# Electric & Magnetic Fields in EM Waves: Explained

• Samujawal
In summary, the electric and magnetic fields in an electromagnetic wave are in phase because of the relationship between the electric and magnetic fields, which are directly proportional to each other and their rate of change. This behavior is observed in free space, but may differ in materials depending on their conductivity and frequency. This can be explained through Faraday's Law and Ampere's Law, and the wave equation derived from Maxwell's equations.
Samujawal
Why are electric and magnetic fields in an electromagnetic wave in phase? Can somebody please explain that?

I'd imagine it has to do with the fact that the electric field created is directly proportional to the rate of change of the magnetic field, and the magnetic created is directly proportional to the rate of change of the electric field, but I feel this is a very hand-wavy answer, and I await a more knowledgeable person to provide a more thorough answer.

I think that it has got something to do with Faraday's Law and Ampere's law. But as you said, let's wait for somebody to give a robust answer.

In general E and B field are not always in phase. They are in phase if there's no net free charge flow in the medium through which the wave propagates, example of such media are dielectric and vacuum (this one not really a medium though). If there is free charge fluctuation such as in conductors the wavevector wouldn't be real anymore (more precisely there is attenuation to the field) and magnetic and electric fields wouldn't be in phase.

Actually the response of material depends on the incoming field frequency, the determining quantity is σ/(εω) where σ, ε, and ω are conductivity, permittivity, and frequency respectively. The bigger that quantity the closer the material to behave as a conductor. For example water can behave as a conductor within certain frequency region.

Samujawal said:
Why are electric and magnetic fields in an electromagnetic wave in phase? Can somebody please explain that?

For a wave in free space, they are in phase, You can justify that by looking at the solution to the wave equation, starting with Maxwells equations. See this link.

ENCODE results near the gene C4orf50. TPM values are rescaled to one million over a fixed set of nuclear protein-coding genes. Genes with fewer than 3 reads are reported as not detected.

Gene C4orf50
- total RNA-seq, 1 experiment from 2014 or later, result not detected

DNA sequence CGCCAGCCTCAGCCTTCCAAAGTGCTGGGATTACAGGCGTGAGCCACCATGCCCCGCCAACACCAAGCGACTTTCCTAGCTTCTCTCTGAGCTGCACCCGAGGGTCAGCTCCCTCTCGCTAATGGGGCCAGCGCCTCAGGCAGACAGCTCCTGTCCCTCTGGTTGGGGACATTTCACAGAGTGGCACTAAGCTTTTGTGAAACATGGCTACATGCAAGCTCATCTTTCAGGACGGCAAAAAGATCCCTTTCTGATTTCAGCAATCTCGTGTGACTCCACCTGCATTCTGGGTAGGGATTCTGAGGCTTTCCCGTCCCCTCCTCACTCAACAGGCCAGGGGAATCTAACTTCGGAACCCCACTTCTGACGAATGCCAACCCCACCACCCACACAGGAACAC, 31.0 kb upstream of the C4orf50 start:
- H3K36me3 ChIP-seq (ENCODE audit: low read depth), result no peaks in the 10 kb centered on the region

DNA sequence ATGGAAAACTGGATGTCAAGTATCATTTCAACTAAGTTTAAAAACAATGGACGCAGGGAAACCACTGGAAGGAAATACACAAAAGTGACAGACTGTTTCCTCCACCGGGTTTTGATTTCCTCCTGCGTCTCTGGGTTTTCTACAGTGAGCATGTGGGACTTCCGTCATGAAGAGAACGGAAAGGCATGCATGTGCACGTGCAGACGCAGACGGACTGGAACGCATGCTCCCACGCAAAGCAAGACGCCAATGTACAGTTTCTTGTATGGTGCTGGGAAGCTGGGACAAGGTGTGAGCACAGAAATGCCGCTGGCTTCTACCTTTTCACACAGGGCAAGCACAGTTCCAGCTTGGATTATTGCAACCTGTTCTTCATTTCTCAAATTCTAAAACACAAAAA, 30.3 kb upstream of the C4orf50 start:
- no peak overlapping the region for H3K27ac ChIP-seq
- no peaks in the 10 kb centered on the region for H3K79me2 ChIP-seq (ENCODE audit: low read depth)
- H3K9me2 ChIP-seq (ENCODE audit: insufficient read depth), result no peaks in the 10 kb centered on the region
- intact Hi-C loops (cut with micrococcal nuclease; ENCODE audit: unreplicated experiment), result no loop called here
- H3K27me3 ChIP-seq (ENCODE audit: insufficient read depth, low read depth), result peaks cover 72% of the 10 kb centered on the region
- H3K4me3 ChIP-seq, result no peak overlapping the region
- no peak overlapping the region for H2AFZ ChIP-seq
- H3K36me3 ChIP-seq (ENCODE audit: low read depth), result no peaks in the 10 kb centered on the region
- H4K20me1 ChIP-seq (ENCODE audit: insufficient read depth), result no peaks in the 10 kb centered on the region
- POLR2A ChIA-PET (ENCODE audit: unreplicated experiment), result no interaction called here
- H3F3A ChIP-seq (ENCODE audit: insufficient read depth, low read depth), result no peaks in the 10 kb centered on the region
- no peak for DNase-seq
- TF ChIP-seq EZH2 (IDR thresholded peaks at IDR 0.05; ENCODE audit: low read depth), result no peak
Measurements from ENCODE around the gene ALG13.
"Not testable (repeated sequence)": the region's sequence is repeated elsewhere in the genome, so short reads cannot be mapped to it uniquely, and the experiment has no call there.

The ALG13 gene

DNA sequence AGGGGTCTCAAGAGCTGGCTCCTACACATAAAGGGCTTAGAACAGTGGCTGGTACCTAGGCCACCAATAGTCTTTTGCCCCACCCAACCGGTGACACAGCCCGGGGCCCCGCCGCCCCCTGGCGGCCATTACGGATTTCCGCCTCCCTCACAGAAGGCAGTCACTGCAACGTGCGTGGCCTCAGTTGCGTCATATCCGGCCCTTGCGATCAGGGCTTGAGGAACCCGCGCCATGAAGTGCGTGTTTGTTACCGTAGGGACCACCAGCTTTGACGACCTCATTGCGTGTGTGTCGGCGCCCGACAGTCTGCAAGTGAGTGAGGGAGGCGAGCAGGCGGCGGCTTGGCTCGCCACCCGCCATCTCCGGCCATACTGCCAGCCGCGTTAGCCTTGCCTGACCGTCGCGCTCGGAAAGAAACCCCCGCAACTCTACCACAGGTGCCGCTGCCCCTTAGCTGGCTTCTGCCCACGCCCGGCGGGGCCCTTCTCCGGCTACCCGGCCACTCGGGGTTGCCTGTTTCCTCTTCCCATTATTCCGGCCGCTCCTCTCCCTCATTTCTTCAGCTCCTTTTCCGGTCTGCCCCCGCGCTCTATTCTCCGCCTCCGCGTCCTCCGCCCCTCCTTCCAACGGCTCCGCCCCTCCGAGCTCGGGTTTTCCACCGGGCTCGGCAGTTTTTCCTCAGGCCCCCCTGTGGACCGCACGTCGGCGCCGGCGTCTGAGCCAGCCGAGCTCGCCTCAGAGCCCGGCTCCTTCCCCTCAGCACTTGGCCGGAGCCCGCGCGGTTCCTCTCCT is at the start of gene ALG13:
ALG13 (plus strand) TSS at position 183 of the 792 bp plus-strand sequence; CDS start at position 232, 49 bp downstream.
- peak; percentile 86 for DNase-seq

## 1. What are electric and magnetic fields?

Electric and magnetic fields are two components of electromagnetic waves. They are invisible forces that exist around electrically charged particles and magnets, respectively. These fields are responsible for the transmission and absorption of electromagnetic energy, which includes radio waves, microwaves, infrared radiation, visible light, ultraviolet radiation, X-rays, and gamma rays.

## 2. How are electric and magnetic fields related?

Electric and magnetic fields are closely related and are often considered as two parts of the same phenomenon. A change in one field will always produce a corresponding change in the other. This relationship is described by Maxwell's equations, which explain how electric and magnetic fields interact and propagate through space as electromagnetic waves.

## 3. What are the properties of electric and magnetic fields?

Electric and magnetic fields have several properties, including strength, direction, and frequency. The strength of the fields is measured in units of volts per meter (V/m) for electric fields and teslas (T) for magnetic fields. The direction of the fields is perpendicular to each other and the direction of propagation of the electromagnetic wave. The frequency of the fields determines the type of electromagnetic wave, with lower frequencies corresponding to longer wavelengths and higher frequencies corresponding to shorter wavelengths.

## 4. How do electric and magnetic fields interact with matter?

Electric and magnetic fields can interact with matter in different ways depending on the properties of the material. Some materials, such as metals, can reflect and absorb electromagnetic waves, while others, like glass, can partially transmit and refract them. The interaction between electric and magnetic fields and matter is the basis for many technologies, including wireless communication and medical imaging.

## 5. Are electric and magnetic fields harmful to humans?

The effects of electric and magnetic fields on human health are a topic of ongoing research and debate. While high levels of exposure to these fields, such as those found near power lines, can have adverse effects, the electromagnetic fields produced by everyday devices, such as cell phones and microwaves, are generally considered safe. The World Health Organization and other regulatory bodies have established guidelines to limit exposure to electromagnetic fields in order to ensure public safety.

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